Time for Rest

You don’t have infinite energy.  But it is tempting to pretend like you do.

Especially during the hecticness of the holidays, with so much going on, so much to do, and cultural and family expectations to live up to, it is tempting to pretend that we can do it all.  We make long to-do lists.  We consume large amounts of caffeine and sugar to keep us working.  And then we beat ourselves up when we aren’t able to check everything off the list.

It is vital to your health, and your communication, to take time to rest.  I know this is hard to do this time of year, and that is precisely why it is so important to do this at this time of year.  When we rest we are able to recharge.  When we rest we are able to process all that we’ve done.  When we rest we have more energy to tackle the large to-do list.

So how can you tell that you’re over extended and need some rest?

For some people a warning sign is when their inner critic starts acting up.  When we’re tired and run down our inner critic is louder and harsher.  For others, it is might be constant lethargy.  Nothing seems exciting, just another thing “to-do.”  It takes more and more energy just to get out of bed.  And for still others, it is less patience and more judgment of others.  Other people are dropping the ball, getting in your way, and being general nuisances.

What is your tell-tale sign that you are in need of rest?  Do you know?

How do the friends, co-workers, and family members tell you that you seem overworked?  Do they?  How could you receive their feedback with less defensiveness?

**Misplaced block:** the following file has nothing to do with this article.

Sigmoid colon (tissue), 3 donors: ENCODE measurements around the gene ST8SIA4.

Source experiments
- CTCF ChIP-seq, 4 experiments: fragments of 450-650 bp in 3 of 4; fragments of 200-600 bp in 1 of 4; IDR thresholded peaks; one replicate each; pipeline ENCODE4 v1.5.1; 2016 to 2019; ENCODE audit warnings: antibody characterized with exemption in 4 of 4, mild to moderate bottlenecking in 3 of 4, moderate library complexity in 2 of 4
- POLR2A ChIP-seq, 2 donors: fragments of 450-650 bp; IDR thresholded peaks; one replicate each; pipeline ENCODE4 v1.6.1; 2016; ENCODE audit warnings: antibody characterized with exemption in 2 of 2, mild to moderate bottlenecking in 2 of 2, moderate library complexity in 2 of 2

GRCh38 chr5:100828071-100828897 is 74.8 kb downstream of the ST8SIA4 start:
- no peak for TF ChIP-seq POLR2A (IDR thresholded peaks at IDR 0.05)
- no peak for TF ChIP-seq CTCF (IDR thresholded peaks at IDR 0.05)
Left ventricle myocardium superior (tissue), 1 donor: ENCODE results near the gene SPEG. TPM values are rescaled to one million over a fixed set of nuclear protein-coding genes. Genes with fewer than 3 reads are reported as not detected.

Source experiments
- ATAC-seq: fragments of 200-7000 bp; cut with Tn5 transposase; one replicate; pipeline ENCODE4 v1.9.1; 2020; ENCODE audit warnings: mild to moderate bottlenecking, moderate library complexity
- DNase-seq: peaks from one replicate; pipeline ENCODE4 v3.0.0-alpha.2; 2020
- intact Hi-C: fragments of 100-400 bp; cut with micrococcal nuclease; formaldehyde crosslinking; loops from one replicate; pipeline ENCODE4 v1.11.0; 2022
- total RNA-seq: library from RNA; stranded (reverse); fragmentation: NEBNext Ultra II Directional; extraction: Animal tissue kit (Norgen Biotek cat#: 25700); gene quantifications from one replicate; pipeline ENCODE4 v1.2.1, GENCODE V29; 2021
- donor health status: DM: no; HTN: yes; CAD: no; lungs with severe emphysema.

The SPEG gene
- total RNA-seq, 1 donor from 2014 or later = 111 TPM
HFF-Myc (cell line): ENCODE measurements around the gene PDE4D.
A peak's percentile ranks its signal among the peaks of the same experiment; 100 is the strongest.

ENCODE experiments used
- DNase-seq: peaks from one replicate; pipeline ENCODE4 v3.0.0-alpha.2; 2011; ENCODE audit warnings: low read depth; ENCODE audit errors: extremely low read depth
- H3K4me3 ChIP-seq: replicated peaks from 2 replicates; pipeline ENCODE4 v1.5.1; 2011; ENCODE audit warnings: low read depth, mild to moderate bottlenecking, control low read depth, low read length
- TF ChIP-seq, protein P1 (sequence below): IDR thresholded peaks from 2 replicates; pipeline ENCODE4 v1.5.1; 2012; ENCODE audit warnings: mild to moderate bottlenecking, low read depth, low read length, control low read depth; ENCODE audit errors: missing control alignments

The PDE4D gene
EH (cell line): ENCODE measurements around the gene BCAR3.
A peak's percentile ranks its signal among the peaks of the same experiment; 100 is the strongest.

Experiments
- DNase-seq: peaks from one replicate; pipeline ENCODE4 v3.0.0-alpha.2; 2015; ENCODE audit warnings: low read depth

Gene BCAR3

And then what helps you actually rest?

For some it’s reading and taking a bubble bath.  For others it’s spending time in nature, whether taking a walk in the local park or taking a drive to the beach.  For others it is watching movies.  For others it is working on crafts.

What activities give you rest?

Rest is different from sleep.  While sleep is essential to being well rested, rest involves so much more than just sleep.  Rest involves play, relaxation, fun, peace and equanimity.  What kinds of activities give you those feelings?

Finally, what do you do to prioritize rest?

Rest is not a one-time thing.  Rest is a regular practice.  If we view rest as something we do only when we’re burned out, then we’re set for a cycle of burn out.  Rest needs to be integrated into your life.

For some people they schedule a day, or at least an afternoon, every week to rest.  Others look at the yearly calendar and note when throughout the year they need to get away, or reduce their workload, to recuperate after a stressful period.  And still others prefer a more spontaneous way of engaging in rest, but they still keep a watch on when they need that rest.

Rest is not laziness.  Rest is essential for a healthy mental and emotional life.  Rest is essential for consistent productivity.  Rest is essential to joy and living through life rather than working through life.

December 19, 2016Permalink
Free Practice Group

Twice a month I lead a free Compassionate Communication Practice Group. Open to those new and advanced students. We meet on the First and Third Monday of the month at 6 pm. We gather at 640 Hawthorn Lane in classroom 8. Classrooms are behind the church and to the left, next to the parking lot. Practice Group sessions usually run for 2 hours.

The next one will be on July 6th at 6 pm.